Receivables

AAA

DEFINITION of 'Receivables'

An asset designation applicable to all debts, unsettled transactions or other monetary obligations owed to a company by its debtors or customers. Receivables are recorded by a company's accountants and reported on the balance sheet, and they include all debts owed to the company, even if the debts are not currently due.

INVESTOPEDIA EXPLAINS 'Receivables'

Receivables are recorded as an asset by the company because it expects to receive payment for the outstanding amounts soon. Long-term receivables, which do not come due for a significant length of time, are recorded as long-term assets on the balance sheet; most short-term receivables are considered part of a company's current assets.

RELATED TERMS
  1. Cycle Billing

    The practice of billing different customers based on a scheduled ...
  2. Asset Sales

    A sale of bank receivables by a bank to another party. Asset ...
  3. Vendor Note

    A type of debt instrument used in a particular type of short-term ...
  4. Invoice

    A commercial document that itemizes a transaction between a buyer ...
  5. Balance Sheet

    A financial statement that summarizes a company's assets, liabilities ...
  6. Accounts Payable - AP

    An accounting entry that represents an entity's obligation to ...
RELATED FAQS
  1. How can I set up an accrual accounting system for a small business?

    First, determine whether accrual accounting makes the most sense practically and financially. If the small business is also ... Read Full Answer >>
  2. What are the official FASB guidelines regarding contingent liabilities

    According to the Financial Accounting Standards Board, or FASB, a contingent liability is any existing condition or set of ... Read Full Answer >>
  3. What is the proper ratio between working capital, current assets and current liabilities?

    There are a number of factors that influence the determination of a good working capital ratio, a primary liquidity ratio ... Read Full Answer >>
  4. What is the difference between earnings and income?

    The differences between earnings and income change depending on the context. Technically speaking, personal earnings are ... Read Full Answer >>
  5. How do you calculate shareholder equity?

    Shareholders' equity is listed on a company's balance sheet and measures its net worth. A company's shareholders' equity ... Read Full Answer >>
  6. What is the difference between earnings and profit?

    Earnings, specifically retained earnings, and profit are often used as synonyms in corporate finance, although they are different ... Read Full Answer >>
Related Articles
  1. Investing Basics

    Reading The Balance Sheet

    Learn about the components of the statement of financial position and how they relate to each other.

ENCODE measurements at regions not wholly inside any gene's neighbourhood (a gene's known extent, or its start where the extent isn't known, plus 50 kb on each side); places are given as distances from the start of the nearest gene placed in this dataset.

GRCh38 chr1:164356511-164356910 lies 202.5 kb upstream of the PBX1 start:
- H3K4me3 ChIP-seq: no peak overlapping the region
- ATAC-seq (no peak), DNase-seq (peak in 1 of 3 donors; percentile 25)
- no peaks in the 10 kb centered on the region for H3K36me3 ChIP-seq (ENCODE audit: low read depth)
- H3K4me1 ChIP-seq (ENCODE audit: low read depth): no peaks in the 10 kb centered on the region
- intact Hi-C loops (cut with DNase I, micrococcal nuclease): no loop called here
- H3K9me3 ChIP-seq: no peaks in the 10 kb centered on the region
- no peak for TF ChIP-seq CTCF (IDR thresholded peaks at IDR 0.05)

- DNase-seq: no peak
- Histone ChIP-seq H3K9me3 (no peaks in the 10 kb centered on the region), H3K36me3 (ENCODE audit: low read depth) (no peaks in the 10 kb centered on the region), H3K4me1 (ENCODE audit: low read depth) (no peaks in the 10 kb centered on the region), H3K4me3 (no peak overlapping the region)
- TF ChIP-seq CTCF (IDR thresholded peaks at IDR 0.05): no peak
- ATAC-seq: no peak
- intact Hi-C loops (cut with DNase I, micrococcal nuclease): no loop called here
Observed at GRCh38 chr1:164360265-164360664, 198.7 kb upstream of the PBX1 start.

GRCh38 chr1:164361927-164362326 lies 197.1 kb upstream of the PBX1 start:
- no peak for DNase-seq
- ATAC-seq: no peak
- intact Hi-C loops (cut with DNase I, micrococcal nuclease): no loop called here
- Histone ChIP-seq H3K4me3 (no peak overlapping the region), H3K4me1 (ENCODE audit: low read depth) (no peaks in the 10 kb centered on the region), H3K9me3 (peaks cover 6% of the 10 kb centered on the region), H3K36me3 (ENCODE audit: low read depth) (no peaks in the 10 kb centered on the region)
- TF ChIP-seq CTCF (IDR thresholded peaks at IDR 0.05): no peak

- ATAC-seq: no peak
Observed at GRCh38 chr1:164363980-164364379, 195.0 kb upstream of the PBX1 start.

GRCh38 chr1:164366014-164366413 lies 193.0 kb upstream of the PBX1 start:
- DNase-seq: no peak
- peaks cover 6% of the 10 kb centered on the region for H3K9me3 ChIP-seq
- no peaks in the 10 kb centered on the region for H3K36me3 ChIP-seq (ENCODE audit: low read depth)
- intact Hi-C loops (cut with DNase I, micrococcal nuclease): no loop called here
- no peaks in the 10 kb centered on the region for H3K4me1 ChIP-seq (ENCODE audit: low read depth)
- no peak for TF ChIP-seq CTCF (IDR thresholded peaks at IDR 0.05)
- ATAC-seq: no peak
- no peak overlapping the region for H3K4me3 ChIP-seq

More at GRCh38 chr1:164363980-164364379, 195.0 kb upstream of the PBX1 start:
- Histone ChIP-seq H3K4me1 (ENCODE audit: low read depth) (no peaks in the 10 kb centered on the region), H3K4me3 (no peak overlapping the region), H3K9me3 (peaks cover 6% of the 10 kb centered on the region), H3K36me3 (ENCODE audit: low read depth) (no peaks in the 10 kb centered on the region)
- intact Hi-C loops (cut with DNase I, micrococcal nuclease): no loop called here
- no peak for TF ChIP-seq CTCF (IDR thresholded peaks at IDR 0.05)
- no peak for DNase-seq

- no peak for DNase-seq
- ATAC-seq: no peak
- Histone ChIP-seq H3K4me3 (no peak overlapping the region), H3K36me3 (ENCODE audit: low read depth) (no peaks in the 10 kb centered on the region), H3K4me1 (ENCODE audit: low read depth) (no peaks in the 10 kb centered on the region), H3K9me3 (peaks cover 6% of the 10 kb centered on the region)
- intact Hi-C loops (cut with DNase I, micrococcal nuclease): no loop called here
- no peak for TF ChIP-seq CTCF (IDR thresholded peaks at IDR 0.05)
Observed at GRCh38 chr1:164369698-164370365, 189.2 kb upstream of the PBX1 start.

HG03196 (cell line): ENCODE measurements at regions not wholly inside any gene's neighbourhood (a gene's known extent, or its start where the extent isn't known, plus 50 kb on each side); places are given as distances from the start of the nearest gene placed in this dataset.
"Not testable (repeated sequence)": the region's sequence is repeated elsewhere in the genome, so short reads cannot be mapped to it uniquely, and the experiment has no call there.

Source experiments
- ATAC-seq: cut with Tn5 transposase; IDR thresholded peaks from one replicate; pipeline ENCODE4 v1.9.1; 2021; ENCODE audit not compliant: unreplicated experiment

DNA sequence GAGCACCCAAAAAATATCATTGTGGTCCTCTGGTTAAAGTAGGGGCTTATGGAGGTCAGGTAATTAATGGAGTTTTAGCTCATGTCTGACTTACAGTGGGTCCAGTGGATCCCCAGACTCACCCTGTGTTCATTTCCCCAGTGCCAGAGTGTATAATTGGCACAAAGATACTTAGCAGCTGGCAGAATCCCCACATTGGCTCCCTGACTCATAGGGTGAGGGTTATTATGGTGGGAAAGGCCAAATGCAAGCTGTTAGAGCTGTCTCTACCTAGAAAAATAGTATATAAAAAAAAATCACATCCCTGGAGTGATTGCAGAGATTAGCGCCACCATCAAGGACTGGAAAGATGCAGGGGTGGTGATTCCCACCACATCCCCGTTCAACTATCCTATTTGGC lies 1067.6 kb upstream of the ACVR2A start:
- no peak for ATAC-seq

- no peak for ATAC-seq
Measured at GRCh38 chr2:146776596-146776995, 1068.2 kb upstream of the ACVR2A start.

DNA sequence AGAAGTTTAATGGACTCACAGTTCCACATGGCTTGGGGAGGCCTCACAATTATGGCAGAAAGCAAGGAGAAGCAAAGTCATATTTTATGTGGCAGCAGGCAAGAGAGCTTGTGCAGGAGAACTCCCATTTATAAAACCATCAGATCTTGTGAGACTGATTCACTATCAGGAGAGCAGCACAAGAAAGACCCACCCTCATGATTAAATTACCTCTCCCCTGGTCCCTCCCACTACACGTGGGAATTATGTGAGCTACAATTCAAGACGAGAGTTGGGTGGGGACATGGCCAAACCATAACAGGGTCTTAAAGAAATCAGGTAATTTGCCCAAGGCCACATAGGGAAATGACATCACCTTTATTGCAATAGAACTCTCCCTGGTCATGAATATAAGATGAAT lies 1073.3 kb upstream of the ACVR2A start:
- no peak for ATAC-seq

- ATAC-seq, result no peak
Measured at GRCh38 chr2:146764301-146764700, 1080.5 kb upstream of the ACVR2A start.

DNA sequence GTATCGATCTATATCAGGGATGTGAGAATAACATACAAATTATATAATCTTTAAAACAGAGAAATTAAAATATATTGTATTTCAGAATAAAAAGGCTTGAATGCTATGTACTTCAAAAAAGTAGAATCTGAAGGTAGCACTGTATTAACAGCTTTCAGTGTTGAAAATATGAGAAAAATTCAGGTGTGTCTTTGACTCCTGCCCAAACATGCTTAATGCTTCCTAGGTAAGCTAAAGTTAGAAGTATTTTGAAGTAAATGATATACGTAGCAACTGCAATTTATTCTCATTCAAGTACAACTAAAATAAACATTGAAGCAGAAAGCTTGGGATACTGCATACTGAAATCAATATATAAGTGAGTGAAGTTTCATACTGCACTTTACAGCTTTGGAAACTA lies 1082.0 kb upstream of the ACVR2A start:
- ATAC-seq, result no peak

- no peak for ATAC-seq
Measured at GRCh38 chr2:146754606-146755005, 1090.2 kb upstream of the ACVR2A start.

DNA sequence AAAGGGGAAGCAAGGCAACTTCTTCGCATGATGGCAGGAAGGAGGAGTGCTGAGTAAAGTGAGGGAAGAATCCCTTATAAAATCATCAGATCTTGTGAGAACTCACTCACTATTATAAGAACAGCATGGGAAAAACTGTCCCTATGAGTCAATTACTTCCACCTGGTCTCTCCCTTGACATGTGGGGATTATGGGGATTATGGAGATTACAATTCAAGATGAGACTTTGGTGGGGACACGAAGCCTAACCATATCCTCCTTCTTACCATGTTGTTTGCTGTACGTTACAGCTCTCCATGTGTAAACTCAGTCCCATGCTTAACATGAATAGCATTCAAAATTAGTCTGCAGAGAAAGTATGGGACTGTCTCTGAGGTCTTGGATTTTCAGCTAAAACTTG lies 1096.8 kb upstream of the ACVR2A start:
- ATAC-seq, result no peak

2. Fundamental Analysis

    Measuring Company Efficiency

    Three useful indicators for measuring a retail company's efficiency are its inventory turnaround times, its receivables and its collection period.
  3. Entrepreneurship

    Small Business: Speed Up Receivables To Avoid A Cash Crunch

    Waiting for customers to pay can be a losing game. Look to factoring for quicker cash.
  4. Stock Analysis

    How To Analyze Netflix's Income Statements

    Learn how to read Netflix's income statement, calculate net income and interpret EPS to evaluate the company's current financial condition.
  5. Economics

    Calculating Net Realizable Value

    An asset’s net realizable value is the amount a company should expect to receive once it sells or disposes of that asset, minus costs from its disposal.
  6. Investing Basics

    Calculating Unlevered Free Cash Flow

    Unlevered free cash flow (UFCF) is the free cash flow of a business before interest payments.
  7. Taxes

    Understanding Write-Offs

    Write-off has different meanings depending on the context in which it is used, but generally refers to a reduction in value due to expense or loss.
  8. Economics

    What are Capital Goods?

    Capital goods are assets with a useful life of more than one year that are used for the production of income.
  9. Economics

    Understanding Capital Assets

    A capital asset is one that a company plans on owning for more than one year, and uses in the production of revenue.
  10. Fundamental Analysis

    What is Year-to-Date?

    Year-to-date (YTD) is a term that describes financial results from the beginning of the current year up to the day the financial number is reported.

You May Also Like

Hot Definitions
  1. Inbound Cash Flow

    Any currency that a company or individual receives through conducting a transaction with another party. Inbound cash flow ...
  2. Social Security

    A United States federal program of social insurance and benefits developed in 1935. The Social Security program's benefits ...
  3. American Dream

    The belief that anyone, regardless of where they were born or what class they were born into, can attain their own version ...
  4. Multicurrency Note Facility

    A credit facility that finances short- to medium-term Euro notes. Multicurrency note facilities are denominated in many currencies. ...
  5. National Currency

    The currency or legal tender issued by a nation's central bank or monetary authority. The national currency of a nation is ...
  6. Treasury Yield

    The return on investment, expressed as a percentage, on the debt obligations of the U.S. government. Treasuries are considered ...
Trading Center
×

You are using adblocking software

Want access to all of Investopedia? Add us to your “whitelist”
so you'll never miss a feature!